But let’s say you have a 200 pound boulder. One weight lifter can lift it, but the boulder is at the limit of what they can handle, leading to some huffing and puffing. Two weight lifters will make easier work of it, because they’re only working half as hard as their max output.
A similar analogy can be applied to individual battery cells. An 18650 cell that is rated to deliver a maximum continuous current of 15A will run hotter than a 21700 cell of the same capacity that is rated to deliver a maximum of 30A of continuous current.
Here are battery discharge characteristic graphs for two batteries – Samsung IRN18650-30Q, and Panasonic NCR20700A. These graphs ignore battery pack design considerations and only look at individual cells.
This Samsung INR cell, with 3.0Ah charge capacity rating, has a max continuous discharge current of 15A.
It’ll reach 60°C after fully discharged at 10A. At 15A, it’ll reach 60°C after only 1.3Ah of discharge, and 80°C after full discharge. At 20A, it’ll reach 60°C after 0.95Ah, and 100°C after full discharge. There’s no operating temperature range rating that I can find.
This Panasonic 21700 cell, with 3.1Ah capacity, has a max continuous discharge rating of 30A.
At 10A, the Panasonic cell will fully discharge and reach ~42°C. With a 20A discharge rate, it’ll reach ~60°C when fully discharged.
The larger cell will run cooler and longer at higher current discharge rates.
When More Isn’t Better
While some brands used 18650-sized 3.0Ah cells in 6.0Ah battery packs, stepping up from 2.5Ah cells to 3.0Ah cells results in a significant drop in continuous current ratings. When I asked one product manager about 6.0Ah packs, they told me that they tested a competitor’s pack, and saw that their 6.0Ah packs were providing less runtime than 5.0Ah battery packs in demanding applications.
Cell Size and Cooling Considerations
Smaller Li-ion cells have reached a technology ceiling. Larger cells can achieve higher performance ratings, but there might be a limit on energy density since larger cells have less efficient cooling.
Surface area of a cylinder is 2πrh + 2πr^2, and the volume is πr^2*h.
Consider an 18650 battery cell, as a perfect cylinder with 9 mm radius and 65 mm height. Its surface area would be 4.2 cm^2, and its volume 16.5 cm^3.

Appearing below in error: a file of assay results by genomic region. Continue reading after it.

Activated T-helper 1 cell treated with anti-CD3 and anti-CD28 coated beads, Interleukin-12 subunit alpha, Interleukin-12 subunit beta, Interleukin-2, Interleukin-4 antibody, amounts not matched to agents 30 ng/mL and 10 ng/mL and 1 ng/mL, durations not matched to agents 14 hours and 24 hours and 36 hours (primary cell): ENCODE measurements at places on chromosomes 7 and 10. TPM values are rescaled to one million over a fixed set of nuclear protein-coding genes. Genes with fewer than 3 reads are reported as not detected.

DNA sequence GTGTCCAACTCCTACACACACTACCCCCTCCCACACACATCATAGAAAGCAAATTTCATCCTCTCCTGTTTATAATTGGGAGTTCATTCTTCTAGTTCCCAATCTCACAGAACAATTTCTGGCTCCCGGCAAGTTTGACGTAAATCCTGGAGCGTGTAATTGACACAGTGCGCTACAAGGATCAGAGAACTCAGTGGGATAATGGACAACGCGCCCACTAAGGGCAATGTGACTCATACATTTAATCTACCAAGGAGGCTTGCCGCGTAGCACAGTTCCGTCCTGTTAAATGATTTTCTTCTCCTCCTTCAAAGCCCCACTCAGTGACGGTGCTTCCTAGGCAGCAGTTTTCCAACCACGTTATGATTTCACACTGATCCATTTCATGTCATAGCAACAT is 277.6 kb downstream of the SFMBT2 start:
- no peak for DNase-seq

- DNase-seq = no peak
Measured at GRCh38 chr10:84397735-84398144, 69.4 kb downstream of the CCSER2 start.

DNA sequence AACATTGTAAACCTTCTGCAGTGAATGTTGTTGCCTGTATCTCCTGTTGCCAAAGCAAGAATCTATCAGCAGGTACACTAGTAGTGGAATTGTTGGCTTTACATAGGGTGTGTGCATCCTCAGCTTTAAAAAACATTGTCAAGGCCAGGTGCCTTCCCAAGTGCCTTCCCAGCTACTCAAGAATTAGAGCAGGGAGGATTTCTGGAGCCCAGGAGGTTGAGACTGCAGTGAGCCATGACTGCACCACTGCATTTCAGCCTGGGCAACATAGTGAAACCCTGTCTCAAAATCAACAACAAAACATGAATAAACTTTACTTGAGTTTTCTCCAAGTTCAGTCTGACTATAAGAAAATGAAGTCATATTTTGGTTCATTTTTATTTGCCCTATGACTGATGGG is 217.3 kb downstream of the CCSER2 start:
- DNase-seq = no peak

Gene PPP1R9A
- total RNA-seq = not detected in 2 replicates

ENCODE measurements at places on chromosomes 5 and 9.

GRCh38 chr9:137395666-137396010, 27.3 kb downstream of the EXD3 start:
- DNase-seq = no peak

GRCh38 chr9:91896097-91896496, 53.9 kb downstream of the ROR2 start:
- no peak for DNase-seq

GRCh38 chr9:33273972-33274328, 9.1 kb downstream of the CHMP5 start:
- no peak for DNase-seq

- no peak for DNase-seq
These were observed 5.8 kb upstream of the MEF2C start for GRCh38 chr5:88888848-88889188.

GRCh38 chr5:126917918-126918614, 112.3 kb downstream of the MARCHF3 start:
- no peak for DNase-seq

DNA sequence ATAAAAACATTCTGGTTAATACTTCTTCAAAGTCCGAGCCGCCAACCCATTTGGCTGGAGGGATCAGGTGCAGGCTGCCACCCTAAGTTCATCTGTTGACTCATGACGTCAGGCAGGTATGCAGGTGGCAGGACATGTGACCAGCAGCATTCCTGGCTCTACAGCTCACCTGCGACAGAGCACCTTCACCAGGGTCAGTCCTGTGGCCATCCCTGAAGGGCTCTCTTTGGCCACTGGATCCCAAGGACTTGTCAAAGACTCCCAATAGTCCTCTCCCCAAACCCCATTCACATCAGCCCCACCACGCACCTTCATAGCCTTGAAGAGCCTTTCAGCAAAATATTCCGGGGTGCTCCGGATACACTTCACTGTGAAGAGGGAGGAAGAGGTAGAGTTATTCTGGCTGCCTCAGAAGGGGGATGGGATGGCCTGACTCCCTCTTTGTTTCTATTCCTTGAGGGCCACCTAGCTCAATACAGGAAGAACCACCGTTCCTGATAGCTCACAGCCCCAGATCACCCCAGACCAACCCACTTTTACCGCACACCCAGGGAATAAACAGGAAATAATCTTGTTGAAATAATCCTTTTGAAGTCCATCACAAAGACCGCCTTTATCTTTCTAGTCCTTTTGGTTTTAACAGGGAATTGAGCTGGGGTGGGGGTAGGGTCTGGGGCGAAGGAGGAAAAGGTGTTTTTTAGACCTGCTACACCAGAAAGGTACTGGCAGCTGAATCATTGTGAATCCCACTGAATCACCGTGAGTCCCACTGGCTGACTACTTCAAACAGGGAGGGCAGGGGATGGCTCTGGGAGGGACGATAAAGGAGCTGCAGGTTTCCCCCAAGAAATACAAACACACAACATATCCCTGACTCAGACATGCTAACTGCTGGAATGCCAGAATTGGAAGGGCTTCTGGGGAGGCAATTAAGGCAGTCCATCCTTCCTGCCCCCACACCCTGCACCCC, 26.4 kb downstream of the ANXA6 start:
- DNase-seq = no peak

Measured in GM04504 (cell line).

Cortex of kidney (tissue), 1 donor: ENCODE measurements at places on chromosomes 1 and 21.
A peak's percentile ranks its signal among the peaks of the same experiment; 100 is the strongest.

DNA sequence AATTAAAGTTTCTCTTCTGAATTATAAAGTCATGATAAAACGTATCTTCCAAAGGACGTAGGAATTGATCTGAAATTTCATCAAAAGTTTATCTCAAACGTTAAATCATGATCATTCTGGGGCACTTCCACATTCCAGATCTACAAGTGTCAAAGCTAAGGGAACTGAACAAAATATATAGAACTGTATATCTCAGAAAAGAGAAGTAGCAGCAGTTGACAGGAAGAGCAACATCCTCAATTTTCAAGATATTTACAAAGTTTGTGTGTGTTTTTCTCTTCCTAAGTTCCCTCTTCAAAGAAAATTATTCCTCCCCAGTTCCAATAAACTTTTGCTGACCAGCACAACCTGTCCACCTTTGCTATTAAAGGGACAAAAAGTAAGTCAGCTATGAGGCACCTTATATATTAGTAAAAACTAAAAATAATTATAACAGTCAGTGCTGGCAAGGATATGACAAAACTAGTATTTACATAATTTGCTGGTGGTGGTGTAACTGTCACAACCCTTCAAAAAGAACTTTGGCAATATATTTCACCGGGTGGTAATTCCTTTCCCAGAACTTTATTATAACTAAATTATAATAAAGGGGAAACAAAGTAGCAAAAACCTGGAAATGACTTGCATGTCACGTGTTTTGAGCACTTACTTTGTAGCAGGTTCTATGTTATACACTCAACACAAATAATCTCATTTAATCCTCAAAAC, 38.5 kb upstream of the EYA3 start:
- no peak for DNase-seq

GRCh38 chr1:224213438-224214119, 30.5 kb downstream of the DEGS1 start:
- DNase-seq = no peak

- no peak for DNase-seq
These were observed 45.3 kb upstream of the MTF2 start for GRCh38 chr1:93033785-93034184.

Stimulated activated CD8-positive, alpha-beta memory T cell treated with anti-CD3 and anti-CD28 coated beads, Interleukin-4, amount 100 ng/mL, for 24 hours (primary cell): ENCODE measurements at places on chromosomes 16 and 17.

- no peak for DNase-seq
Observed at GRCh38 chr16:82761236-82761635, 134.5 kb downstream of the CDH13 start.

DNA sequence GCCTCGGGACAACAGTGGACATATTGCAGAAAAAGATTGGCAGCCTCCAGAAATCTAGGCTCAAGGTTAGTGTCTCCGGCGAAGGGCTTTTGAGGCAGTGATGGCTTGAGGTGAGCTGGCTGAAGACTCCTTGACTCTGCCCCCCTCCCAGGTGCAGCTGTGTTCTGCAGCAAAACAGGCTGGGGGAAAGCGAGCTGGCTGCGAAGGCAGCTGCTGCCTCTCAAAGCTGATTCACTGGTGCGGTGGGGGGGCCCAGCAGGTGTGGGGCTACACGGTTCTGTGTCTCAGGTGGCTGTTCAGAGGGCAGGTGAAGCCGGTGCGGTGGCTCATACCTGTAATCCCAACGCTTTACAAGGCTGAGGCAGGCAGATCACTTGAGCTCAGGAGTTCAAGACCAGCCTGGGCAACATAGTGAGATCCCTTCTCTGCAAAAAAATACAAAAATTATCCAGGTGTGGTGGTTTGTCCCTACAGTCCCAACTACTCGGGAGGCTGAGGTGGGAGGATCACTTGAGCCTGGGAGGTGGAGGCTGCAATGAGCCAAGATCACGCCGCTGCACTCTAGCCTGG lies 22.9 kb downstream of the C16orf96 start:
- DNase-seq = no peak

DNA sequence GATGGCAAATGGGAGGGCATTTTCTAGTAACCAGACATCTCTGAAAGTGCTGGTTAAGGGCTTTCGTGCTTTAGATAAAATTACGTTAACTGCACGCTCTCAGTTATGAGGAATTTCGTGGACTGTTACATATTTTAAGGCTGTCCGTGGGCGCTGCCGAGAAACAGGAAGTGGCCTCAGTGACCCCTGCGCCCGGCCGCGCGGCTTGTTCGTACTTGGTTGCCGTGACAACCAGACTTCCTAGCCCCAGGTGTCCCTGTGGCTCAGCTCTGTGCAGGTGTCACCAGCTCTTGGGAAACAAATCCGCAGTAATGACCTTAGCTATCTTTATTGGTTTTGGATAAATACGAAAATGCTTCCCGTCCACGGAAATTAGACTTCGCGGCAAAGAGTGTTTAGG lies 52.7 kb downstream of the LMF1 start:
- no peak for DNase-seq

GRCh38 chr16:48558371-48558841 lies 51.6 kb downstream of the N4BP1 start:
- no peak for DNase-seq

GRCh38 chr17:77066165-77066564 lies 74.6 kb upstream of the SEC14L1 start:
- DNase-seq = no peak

Consider a 21700 battery cell as a perfect cylinder with 10.5 mm radius and 70 mm height. It surface area would be 5.3 cm^2, and its volume 24.2 cm^3.
Going from an 18650 cell to 21700 results in a 47% increase in internal volume, but only 26% increase in surface area.
Thus, when you hear people talking about reduced cooling efficiency of larger battery cells, that’s what they’re referring to. Battery packs are not fixed designed, and so brands can work on pack designs that make up for this.
BUT, as shown in the above plots, larger cells run cooler than smaller ones, at least in those two specific examples. The Panasonic 21700 3.0Ah battery is clearly a better choice than the Samsung 18650 3.0Ah battery in demanding applications. 2.0Ah or 2.5Ah battery cells in 18650 size factor might even be better choices too.
Lastly, I can measure amp-hours of any given 12V Max, 18V, or 20V Max battery pack. I have the equipment to do so – it doesn’t take much. An electronic load provides a steady load to a battery pack and measures how long it takes before the battery pack reaches its operating voltage cut-off point. From all that you get an amp-hour measurement.
Or, measure the power draw from something like an LED worklight, and time low long it will be powered by a selected battery pack.
Measuring amp-hour rating for batteries under heavy demand? That’s a different story. The necessary lab equipment sells for $4,000 to $5,000 (and up), and that’s not including what would be needed to create a safe testing environment.
The bottom line is this: a battery’s amp-hours are based on manufacturer’s ratings, real-world conditions, and usage behaviors.